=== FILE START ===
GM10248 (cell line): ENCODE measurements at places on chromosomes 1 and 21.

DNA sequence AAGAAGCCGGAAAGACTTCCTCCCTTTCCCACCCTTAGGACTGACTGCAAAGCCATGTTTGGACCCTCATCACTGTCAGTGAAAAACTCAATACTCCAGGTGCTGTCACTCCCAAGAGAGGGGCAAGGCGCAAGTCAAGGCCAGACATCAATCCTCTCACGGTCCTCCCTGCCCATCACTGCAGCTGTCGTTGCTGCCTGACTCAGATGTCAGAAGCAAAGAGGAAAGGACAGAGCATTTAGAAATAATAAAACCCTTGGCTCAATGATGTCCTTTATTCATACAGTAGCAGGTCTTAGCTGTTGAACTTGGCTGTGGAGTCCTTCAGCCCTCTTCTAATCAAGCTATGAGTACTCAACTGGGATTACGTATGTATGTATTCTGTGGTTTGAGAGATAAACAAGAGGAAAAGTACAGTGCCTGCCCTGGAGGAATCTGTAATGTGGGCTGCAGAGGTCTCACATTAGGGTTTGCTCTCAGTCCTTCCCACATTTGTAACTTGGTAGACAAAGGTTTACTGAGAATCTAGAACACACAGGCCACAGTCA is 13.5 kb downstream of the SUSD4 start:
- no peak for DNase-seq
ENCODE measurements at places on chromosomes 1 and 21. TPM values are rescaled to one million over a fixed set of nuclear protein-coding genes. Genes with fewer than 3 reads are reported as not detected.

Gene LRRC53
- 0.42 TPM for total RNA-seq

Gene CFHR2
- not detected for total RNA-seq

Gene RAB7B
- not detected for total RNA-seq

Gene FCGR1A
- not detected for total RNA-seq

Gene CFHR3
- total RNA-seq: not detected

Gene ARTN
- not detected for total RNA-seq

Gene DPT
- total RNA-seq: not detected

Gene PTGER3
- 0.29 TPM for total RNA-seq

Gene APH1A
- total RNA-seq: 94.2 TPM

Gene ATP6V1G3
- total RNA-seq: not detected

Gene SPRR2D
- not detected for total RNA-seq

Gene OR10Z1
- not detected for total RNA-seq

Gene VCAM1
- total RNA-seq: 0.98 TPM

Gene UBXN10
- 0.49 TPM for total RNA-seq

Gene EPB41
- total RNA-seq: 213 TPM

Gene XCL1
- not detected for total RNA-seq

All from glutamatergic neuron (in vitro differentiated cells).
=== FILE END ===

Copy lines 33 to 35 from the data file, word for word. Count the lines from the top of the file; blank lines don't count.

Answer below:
Gene EPB41
- total RNA-seq: 213 TPM

Gene XCL1